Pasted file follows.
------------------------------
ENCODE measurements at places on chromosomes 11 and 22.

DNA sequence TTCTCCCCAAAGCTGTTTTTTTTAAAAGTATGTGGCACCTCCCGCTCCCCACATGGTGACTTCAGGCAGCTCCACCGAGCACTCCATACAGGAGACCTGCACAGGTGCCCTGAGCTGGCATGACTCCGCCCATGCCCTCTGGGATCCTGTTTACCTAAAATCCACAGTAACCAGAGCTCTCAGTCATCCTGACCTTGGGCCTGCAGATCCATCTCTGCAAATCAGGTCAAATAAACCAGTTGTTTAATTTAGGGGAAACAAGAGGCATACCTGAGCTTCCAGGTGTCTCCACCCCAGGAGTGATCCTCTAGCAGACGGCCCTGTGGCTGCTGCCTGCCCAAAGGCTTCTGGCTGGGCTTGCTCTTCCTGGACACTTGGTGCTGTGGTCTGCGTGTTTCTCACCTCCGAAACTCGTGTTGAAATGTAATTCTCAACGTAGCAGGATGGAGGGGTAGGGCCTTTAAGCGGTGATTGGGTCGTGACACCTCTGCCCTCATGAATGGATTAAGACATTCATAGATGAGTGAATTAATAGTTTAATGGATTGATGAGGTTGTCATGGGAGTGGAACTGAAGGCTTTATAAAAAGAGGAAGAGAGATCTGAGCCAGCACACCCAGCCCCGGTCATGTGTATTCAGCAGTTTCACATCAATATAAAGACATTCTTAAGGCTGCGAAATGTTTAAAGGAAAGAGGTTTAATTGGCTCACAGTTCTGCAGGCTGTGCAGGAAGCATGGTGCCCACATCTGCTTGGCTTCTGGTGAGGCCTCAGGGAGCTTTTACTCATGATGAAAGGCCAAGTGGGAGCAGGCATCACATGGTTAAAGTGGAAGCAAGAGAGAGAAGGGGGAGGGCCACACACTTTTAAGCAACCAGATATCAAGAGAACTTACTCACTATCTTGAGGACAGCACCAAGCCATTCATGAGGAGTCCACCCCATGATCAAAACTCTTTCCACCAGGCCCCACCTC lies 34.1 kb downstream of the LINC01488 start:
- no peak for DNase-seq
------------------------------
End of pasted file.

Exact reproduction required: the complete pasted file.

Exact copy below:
ENCODE measurements at places on chromosomes 11 and 22.

DNA sequence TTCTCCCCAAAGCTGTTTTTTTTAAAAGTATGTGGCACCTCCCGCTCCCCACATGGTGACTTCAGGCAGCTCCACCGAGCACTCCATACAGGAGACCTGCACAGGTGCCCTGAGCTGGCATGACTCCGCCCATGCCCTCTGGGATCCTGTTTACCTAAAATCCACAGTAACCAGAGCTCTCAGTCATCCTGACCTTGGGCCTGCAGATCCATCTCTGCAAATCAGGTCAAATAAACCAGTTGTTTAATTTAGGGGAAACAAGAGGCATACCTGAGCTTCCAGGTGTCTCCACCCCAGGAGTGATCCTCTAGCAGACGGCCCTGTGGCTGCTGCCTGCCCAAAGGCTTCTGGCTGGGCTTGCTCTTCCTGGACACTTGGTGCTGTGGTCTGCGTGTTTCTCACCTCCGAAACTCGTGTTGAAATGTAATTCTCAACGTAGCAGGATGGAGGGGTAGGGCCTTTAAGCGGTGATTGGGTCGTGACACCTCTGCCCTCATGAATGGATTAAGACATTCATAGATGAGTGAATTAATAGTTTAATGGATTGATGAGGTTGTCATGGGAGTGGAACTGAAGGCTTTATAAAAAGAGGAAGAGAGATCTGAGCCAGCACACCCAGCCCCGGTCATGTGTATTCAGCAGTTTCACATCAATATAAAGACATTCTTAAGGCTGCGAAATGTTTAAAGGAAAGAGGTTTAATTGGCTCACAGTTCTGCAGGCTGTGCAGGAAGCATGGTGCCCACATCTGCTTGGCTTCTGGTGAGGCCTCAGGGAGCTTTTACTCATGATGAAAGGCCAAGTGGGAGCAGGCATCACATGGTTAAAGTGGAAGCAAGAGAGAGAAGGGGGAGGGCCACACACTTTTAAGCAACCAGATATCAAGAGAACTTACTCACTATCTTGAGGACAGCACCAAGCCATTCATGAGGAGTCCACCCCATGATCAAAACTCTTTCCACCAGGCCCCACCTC lies 34.1 kb downstream of the LINC01488 start:
- no peak for DNase-seq